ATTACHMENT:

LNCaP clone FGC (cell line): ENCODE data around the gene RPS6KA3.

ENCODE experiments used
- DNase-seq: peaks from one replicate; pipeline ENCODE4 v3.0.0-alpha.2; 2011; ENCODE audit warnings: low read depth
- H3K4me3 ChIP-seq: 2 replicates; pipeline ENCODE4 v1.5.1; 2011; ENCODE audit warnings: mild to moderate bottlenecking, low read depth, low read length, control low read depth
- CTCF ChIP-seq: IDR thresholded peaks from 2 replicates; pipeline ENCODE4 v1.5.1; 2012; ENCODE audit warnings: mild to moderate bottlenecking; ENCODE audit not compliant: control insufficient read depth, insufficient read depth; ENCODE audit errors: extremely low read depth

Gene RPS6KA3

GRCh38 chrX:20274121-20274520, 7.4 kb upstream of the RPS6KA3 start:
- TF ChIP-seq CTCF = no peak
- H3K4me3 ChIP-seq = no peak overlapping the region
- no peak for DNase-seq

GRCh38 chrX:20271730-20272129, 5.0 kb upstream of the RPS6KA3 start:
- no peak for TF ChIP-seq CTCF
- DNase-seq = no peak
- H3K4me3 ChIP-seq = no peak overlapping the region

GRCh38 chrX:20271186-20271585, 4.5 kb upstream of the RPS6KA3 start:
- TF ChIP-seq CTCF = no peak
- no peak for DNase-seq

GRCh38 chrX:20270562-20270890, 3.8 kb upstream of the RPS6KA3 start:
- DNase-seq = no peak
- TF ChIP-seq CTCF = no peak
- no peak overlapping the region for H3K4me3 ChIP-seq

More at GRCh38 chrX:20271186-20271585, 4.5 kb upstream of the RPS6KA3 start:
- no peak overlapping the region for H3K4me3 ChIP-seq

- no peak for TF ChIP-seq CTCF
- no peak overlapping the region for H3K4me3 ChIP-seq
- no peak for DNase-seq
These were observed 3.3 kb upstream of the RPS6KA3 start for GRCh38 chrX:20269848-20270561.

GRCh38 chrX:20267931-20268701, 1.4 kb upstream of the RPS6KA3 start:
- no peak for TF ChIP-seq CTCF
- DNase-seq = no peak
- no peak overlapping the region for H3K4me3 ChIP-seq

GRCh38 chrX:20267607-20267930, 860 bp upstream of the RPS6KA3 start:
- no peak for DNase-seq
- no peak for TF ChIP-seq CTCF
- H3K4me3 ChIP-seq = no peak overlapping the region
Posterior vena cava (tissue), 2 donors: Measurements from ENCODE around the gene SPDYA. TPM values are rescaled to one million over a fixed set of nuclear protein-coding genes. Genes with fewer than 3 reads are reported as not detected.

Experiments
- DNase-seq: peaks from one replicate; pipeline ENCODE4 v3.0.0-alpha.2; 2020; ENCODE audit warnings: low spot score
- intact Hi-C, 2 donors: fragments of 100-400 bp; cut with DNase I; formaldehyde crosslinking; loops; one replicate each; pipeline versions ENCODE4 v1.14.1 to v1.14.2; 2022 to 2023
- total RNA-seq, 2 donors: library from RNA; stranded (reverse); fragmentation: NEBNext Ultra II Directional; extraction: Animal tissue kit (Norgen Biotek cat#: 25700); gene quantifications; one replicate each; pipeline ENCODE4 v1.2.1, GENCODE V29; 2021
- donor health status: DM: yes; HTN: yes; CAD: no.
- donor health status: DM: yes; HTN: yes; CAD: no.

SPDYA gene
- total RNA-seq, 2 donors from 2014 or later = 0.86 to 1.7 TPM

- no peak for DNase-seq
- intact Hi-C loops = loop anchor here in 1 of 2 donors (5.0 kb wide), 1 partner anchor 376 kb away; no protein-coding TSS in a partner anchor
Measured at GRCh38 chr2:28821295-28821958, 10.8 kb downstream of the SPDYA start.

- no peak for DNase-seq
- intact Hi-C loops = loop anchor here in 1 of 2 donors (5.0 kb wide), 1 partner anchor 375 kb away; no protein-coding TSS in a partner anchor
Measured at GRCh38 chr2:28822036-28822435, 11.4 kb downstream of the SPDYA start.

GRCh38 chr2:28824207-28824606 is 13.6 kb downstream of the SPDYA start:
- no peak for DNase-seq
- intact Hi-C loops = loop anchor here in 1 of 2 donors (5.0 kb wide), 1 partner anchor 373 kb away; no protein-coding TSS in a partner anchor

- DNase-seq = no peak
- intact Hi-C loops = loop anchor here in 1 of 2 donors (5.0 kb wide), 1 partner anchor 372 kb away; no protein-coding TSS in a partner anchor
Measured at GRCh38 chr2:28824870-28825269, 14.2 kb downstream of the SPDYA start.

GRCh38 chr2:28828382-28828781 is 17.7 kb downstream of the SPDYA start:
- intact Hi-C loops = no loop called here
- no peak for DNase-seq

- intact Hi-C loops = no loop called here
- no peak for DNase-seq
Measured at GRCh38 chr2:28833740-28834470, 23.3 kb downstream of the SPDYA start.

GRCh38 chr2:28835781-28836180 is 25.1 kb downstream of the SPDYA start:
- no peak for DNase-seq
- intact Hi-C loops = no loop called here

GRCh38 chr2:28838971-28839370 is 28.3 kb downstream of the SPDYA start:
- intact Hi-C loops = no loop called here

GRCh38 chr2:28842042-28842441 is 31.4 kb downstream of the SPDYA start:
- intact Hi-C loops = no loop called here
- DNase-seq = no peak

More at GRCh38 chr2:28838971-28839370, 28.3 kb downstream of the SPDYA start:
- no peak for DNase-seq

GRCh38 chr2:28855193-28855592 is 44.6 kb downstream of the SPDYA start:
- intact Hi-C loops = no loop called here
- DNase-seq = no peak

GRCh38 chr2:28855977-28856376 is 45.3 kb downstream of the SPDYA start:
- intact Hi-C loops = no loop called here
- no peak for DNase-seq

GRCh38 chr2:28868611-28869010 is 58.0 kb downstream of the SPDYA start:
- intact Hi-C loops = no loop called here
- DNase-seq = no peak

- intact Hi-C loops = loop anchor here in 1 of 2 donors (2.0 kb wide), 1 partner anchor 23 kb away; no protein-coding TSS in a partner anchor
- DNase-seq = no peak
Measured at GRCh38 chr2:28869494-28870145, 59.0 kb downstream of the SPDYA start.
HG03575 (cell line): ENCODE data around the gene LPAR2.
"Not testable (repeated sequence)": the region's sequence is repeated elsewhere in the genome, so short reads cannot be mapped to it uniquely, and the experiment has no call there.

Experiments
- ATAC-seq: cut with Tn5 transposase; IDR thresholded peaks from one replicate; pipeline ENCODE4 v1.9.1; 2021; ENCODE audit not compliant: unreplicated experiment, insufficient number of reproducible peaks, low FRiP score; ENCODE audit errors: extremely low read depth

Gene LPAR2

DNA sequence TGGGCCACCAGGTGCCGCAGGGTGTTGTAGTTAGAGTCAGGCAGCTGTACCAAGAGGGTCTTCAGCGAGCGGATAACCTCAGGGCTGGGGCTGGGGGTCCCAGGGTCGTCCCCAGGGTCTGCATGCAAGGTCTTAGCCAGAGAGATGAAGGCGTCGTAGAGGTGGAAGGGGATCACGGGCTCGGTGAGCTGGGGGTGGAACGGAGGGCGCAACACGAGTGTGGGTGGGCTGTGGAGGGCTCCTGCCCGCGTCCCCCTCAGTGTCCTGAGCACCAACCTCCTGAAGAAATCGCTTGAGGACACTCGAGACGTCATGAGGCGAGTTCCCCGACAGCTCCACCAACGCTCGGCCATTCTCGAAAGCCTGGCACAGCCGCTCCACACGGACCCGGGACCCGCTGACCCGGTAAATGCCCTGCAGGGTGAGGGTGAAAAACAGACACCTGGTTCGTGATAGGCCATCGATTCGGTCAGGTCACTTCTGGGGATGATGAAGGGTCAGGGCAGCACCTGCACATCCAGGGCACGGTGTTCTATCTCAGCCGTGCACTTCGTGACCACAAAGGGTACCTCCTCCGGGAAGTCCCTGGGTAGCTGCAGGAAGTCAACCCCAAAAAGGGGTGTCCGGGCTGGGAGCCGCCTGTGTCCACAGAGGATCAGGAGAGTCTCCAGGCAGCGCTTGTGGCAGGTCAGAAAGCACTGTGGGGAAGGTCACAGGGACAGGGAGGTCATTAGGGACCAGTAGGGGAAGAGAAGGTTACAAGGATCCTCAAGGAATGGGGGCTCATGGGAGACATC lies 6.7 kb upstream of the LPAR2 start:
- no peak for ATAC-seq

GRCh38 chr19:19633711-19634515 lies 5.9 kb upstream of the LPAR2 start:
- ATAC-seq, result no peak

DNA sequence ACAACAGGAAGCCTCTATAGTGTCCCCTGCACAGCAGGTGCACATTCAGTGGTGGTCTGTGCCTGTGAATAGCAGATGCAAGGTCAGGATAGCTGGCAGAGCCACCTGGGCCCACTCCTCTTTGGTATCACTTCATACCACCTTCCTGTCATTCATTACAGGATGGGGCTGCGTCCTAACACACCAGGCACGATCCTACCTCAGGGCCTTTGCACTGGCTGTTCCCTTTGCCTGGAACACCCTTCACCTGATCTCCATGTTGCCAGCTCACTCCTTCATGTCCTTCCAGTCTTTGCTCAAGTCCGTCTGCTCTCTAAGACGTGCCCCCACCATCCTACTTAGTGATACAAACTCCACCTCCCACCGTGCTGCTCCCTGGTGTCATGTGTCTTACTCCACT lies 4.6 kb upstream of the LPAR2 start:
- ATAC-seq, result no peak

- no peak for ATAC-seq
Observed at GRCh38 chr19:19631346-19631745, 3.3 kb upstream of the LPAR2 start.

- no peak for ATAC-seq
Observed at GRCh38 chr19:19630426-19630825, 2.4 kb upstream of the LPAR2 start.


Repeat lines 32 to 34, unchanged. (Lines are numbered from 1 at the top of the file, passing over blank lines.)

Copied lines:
GRCh38 chrX:20267607-20267930, 860 bp upstream of the RPS6KA3 start:
- no peak for DNase-seq
- no peak for TF ChIP-seq CTCF